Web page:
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Prime Minister says there is no need for a Senate inquiry into proposed industrial relations legislation.

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Tuesday 16 August 2005

Prime Minister says there is no need for a Senate inquiry into proposed industrial relations legislation


MARK COLVIN: The Federal Government's other major policy push, the overhaul of Australia's industrial relations system, is also still proving troublesome. 


A convoy of truckies rolled into Canberra today to express their anger at the planned changes, and there are some in Coalition ranks who have niggling concerns as well. 


And while Workplace Relations Minister Kevin Andrews is backing a Senate inquiry, the Prime Minister doesn't seem to be convinced. 


From Canberra, Kim Landers reports. 


(sound of truck horns) 


KIM LANDERS: With horns blowing, a trucking convoy circled Parliament House today as drivers protested against the Federal Government's industrial relations changes. 


It's part of a well organised union campaign to maintain pressure on the Government as it drafts the complex overhaul of the laws. 


But the pressure's not just coming from the unions.  


Former meatworker turned Liberal backbencher Alby Schultz is searching for answers on whether holidays and lunch breaks will be protected. 


ALBY SCHULTZ: I've got some concerns.  


I mean, I'd hate to think that the things that I grew up with as a working class individual were under attack. I don't think they will be. I think what the Prime Minister said is right. But I'm going to find out. 


KIM LANDERS: His is not the only worry in Coalition ranks. 


In the party room this morning one unidentified Coalition backbencher sought reassurance that the changes will not adversely affect single income families or people with disabilities. 


In Question Time, Workplace Relations Minister Kevin Andrews obliged.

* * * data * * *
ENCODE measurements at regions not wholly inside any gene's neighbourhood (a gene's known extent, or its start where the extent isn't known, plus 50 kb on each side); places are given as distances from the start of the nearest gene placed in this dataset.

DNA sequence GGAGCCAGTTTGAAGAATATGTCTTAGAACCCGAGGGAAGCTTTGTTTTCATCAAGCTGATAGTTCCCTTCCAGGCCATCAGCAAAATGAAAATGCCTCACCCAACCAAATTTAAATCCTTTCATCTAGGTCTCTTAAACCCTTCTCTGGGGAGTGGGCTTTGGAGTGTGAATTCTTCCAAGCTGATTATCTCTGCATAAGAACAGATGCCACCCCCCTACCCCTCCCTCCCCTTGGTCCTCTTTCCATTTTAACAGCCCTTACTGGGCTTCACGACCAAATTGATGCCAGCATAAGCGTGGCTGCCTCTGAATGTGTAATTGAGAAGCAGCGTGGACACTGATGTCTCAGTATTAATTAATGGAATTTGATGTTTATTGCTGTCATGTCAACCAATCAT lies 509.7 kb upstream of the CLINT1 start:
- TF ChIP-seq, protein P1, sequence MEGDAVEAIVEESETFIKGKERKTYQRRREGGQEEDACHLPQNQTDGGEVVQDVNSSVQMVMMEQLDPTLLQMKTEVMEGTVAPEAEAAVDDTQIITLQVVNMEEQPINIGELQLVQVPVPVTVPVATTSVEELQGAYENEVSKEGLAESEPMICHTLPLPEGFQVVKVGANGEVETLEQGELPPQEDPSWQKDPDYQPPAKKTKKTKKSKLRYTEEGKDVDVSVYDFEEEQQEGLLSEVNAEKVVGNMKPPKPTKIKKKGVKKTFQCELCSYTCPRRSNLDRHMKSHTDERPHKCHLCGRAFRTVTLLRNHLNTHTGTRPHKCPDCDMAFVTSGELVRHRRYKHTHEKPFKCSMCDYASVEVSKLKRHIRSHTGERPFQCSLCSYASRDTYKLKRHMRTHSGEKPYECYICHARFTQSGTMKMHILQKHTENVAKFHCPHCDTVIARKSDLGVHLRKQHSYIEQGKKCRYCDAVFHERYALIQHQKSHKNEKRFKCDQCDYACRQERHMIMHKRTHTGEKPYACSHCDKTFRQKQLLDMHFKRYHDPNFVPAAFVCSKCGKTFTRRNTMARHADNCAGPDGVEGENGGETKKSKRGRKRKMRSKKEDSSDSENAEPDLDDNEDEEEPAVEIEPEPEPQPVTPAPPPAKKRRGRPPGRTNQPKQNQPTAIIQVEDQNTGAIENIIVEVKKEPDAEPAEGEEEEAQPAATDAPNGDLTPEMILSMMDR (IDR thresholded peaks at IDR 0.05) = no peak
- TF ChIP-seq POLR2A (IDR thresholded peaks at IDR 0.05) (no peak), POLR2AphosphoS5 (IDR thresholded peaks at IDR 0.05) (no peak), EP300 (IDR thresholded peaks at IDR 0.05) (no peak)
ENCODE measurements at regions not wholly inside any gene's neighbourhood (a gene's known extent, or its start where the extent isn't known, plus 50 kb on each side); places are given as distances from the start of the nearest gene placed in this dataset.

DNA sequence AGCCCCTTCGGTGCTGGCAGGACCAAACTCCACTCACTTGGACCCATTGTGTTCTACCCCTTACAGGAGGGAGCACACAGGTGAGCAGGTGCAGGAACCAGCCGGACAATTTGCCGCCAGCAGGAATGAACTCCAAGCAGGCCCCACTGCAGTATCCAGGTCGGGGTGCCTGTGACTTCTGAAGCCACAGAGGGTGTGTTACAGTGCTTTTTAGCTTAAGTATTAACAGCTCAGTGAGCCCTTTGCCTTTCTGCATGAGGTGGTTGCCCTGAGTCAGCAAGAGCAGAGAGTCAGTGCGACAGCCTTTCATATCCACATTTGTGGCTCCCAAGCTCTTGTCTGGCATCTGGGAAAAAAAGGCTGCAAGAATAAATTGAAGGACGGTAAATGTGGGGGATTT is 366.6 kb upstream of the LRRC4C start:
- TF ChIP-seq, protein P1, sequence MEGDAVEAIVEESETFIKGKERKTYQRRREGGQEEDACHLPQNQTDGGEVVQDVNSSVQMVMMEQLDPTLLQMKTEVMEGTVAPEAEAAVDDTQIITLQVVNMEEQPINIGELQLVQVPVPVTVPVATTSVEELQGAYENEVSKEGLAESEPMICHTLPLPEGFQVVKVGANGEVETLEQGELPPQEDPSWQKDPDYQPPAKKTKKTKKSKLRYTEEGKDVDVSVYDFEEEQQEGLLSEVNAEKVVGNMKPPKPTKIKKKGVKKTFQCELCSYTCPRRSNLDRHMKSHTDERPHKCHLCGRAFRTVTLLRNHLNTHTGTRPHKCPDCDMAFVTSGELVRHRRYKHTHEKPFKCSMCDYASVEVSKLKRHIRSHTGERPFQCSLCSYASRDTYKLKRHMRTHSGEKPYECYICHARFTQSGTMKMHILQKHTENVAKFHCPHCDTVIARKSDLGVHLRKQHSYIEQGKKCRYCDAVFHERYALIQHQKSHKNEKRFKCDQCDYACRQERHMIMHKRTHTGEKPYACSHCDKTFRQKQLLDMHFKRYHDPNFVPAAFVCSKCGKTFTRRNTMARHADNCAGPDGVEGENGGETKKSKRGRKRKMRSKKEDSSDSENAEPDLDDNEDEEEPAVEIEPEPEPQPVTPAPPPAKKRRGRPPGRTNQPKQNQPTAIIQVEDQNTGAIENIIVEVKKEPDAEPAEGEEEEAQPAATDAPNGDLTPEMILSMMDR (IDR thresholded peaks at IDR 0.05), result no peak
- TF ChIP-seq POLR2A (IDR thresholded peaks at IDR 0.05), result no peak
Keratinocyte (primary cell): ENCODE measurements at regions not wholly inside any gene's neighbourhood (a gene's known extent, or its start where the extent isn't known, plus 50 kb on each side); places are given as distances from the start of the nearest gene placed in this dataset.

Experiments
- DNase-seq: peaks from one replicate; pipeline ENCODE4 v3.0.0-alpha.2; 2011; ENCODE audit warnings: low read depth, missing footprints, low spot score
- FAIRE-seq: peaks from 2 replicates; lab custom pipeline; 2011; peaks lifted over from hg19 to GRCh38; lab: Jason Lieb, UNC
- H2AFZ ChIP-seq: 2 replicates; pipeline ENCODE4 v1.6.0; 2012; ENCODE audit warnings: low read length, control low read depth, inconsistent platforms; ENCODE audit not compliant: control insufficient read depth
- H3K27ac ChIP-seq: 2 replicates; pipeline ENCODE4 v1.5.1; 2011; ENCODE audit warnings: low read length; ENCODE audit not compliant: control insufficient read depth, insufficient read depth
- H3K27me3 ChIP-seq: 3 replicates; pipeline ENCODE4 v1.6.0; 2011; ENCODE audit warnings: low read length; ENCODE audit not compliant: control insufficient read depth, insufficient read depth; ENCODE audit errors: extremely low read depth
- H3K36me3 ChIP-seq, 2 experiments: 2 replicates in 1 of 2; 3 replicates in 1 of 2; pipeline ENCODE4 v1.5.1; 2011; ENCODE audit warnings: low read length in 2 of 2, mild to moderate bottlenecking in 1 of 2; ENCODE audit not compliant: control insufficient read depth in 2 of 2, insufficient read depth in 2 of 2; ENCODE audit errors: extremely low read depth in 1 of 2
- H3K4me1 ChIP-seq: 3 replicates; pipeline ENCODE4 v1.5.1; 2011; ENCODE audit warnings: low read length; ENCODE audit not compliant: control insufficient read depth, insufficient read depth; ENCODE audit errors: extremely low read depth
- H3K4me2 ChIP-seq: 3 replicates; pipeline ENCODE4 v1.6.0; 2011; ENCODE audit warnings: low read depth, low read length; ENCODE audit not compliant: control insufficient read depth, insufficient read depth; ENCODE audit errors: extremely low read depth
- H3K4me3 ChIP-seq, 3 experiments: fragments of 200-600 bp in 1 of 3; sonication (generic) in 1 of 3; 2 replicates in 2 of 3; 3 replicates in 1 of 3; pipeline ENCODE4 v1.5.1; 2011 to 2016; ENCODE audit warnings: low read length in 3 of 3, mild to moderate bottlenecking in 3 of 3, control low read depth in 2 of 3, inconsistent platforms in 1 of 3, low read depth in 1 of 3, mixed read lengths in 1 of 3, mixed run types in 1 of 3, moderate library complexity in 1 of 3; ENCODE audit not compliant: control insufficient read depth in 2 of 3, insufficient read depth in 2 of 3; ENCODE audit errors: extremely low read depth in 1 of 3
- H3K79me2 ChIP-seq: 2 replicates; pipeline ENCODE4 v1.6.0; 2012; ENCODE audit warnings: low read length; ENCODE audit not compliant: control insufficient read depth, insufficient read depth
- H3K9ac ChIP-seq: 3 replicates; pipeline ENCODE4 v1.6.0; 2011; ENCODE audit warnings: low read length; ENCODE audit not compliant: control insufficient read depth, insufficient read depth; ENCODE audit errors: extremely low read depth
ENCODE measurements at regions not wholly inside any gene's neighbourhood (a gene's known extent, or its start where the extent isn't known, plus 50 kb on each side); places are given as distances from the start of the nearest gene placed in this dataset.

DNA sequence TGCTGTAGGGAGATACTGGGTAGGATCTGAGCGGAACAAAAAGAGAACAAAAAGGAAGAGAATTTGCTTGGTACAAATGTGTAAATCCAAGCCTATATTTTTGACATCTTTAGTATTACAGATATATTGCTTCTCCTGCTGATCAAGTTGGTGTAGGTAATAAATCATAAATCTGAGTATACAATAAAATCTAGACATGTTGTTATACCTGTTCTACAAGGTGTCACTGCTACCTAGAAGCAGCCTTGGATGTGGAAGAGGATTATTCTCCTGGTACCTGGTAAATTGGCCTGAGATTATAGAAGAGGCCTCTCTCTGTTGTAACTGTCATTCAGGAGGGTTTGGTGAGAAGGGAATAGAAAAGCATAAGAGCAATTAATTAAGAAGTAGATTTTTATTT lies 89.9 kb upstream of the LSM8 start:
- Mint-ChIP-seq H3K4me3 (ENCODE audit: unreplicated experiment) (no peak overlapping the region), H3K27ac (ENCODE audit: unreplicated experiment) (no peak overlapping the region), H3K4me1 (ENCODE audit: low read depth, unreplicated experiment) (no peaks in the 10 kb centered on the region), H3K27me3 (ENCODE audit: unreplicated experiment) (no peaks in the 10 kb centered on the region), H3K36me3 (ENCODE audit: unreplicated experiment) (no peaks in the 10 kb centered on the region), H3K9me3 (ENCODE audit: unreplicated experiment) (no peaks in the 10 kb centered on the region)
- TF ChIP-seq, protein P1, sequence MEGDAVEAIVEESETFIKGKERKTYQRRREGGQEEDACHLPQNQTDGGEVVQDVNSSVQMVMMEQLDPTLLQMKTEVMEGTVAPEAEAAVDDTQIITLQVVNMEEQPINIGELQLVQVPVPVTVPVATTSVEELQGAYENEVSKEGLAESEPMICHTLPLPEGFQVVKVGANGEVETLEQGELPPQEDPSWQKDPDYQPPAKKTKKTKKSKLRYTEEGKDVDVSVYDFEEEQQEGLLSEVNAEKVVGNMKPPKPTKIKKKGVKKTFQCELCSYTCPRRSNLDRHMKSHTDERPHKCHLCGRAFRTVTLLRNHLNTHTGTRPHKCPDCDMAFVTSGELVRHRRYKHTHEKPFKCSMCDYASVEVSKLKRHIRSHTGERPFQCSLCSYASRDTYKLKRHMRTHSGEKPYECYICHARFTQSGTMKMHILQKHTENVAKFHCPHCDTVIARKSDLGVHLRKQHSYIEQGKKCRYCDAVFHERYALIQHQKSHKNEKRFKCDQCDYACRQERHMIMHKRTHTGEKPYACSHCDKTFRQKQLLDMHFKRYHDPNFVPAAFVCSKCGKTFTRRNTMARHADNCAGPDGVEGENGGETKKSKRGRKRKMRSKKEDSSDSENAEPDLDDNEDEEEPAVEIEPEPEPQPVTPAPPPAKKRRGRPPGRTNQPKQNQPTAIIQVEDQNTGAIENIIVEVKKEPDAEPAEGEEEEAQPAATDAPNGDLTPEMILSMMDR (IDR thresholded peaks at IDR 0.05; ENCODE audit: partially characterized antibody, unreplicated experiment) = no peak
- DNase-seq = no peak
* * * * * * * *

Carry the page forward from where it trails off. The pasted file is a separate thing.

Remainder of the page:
KEVIN ANDREWS: It will continue to be unlawful, Mr Speaker, for dismissing a person taking temporary absences from work due to illness or disability. It will continue to be unlawful to dismiss a worker because of an absence from work because of their family responsibilities. 


KIM LANDERS: But the minister has also inadvertently provided Labor with another line of attack after his endorsement yesterday of a Senate inquiry into the workplace shake-up - an investigation the Prime Minister is lukewarm at best about. 


KIM BEAZLEY: Can the Prime Minister clear up this confusion and tell the House, will there or won't there be a Senate inquiry into the Government's extreme industrial relations change? 


JOHN HOWARD: There won't be a Senate inquiry into an extreme industrial relations proposal because there is no such proposal, Mr Speaker. 


And I want to make that perfectly clear.  


But the question of whether, the question of whether there will be a Senate inquiry into this or any other piece of legislation will of course be a matter for the Senate. 


I don't hold the view… I don't hold the view of my predecessors the Senate is unrepresentative swill, Mr Speaker. I hold the view that the Senate is the expression of the will of the Australian people. 


KIM LANDERS: But Queensland Liberal Senator George Brandis told the party room an inquiry was a "stupid idea", adding that it'd be a "feast" for the Labor Party and there was nothing in it for the Government. 


Kim Beazley told the Labor Caucus today the Government is confused about the presentation of its IR policy. 


But as Kevin Andrews points out, the Labor backed union campaign isn't without its glitches either. 


KEVIN ANDREWS: The President of the ACTU, Sharan Burrow, was filmed at an ACTU campaign meeting in which she is recorded on film as saying this - "I need a mum or a dad of someone who's been seriously injured or killed. That would be fantastic. That would be fantastic." 


Mr Speaker, that is an absolute disgrace. A disgrace. 


MARK COLVIN: Workplace Relations Minister Kevin Andrews ending Kim Landers' report.